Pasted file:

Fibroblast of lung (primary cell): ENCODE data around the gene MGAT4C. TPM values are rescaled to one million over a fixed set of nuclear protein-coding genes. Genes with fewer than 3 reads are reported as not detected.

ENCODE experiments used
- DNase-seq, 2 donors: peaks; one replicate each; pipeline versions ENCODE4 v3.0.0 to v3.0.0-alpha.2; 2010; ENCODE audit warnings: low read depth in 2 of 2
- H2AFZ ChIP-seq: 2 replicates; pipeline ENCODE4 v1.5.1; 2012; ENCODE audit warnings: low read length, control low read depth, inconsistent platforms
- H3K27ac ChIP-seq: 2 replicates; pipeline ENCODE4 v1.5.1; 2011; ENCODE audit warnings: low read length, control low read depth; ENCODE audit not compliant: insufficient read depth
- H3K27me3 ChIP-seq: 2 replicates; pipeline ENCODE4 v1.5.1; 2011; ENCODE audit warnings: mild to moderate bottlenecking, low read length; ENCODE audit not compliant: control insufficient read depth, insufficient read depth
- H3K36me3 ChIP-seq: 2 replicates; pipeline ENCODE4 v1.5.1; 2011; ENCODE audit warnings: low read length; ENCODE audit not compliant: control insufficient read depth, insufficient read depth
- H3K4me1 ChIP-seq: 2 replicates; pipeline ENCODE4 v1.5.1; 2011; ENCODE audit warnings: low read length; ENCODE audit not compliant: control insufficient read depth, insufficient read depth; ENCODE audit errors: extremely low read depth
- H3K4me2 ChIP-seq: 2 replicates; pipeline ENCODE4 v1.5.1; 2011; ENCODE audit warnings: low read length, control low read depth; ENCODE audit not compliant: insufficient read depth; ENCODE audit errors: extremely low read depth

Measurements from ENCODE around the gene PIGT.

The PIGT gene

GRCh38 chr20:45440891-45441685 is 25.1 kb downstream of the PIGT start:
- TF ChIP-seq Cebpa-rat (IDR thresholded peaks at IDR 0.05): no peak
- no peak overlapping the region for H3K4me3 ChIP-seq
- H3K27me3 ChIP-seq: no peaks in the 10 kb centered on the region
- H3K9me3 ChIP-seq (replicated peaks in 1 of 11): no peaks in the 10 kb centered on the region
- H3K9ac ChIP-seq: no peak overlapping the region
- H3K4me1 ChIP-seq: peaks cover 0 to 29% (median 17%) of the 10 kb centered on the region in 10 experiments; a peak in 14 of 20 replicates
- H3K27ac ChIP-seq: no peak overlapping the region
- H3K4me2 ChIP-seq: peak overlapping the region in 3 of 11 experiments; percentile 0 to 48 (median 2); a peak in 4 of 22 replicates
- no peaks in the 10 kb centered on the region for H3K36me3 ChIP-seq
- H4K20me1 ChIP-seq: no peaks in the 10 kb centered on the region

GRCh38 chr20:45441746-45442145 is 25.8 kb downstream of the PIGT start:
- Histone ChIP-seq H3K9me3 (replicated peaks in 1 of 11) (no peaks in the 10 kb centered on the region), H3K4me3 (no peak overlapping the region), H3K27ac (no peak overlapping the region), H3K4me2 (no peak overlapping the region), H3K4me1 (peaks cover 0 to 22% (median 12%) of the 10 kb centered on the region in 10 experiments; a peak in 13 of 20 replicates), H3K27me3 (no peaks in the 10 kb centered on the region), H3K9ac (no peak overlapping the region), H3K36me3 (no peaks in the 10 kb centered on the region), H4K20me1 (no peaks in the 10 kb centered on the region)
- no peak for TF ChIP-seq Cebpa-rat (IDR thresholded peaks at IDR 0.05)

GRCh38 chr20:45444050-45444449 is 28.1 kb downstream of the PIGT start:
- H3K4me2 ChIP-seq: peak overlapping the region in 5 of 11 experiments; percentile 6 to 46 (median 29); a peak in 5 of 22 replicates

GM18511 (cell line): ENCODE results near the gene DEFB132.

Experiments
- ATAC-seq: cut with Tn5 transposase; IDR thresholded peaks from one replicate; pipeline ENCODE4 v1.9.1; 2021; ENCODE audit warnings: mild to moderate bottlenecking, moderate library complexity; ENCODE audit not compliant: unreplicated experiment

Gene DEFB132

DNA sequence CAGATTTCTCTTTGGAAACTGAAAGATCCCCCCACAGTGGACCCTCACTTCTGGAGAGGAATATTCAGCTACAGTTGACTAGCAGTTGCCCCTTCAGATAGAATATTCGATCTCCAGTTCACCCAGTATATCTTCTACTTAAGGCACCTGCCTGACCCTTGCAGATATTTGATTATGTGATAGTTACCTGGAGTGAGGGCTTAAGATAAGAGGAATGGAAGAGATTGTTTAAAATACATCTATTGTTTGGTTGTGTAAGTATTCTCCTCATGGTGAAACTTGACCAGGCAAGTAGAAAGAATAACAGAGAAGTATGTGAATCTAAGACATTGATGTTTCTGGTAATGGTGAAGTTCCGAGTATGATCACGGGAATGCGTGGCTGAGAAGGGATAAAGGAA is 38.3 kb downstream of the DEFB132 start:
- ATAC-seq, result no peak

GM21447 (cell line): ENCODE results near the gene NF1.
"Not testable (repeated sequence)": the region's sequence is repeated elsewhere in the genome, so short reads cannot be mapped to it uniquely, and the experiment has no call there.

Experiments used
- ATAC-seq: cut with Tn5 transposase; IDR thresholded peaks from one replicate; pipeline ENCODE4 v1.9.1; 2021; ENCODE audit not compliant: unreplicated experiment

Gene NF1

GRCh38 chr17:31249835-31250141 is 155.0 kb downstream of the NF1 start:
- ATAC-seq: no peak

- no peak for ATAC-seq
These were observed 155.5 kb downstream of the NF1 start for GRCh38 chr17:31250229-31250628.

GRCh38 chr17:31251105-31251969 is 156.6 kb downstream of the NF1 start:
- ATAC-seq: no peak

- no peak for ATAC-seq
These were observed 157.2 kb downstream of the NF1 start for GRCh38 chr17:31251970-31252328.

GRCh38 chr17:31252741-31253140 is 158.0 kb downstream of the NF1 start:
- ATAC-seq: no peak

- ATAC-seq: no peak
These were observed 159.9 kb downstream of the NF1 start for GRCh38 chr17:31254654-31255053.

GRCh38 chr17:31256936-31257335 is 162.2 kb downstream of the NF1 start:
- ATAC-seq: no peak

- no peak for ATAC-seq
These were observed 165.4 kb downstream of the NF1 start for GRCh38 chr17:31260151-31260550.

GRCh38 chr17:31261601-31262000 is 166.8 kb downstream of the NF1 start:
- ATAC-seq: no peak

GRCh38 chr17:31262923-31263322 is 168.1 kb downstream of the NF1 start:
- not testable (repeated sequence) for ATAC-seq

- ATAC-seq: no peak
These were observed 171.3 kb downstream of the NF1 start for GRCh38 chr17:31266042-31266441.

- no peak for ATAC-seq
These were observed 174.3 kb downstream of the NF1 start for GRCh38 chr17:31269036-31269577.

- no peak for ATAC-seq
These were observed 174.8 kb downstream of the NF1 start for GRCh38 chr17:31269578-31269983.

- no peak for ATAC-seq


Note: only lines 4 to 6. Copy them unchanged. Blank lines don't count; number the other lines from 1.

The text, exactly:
- H2AFZ ChIP-seq: 2 replicates; pipeline ENCODE4 v1.5.1; 2012; ENCODE audit warnings: low read length, control low read depth, inconsistent platforms
- H3K27ac ChIP-seq: 2 replicates; pipeline ENCODE4 v1.5.1; 2011; ENCODE audit warnings: low read length, control low read depth; ENCODE audit not compliant: insufficient read depth
- H3K27me3 ChIP-seq: 2 replicates; pipeline ENCODE4 v1.5.1; 2011; ENCODE audit warnings: mild to moderate bottlenecking, low read length; ENCODE audit not compliant: control insufficient read depth, insufficient read depth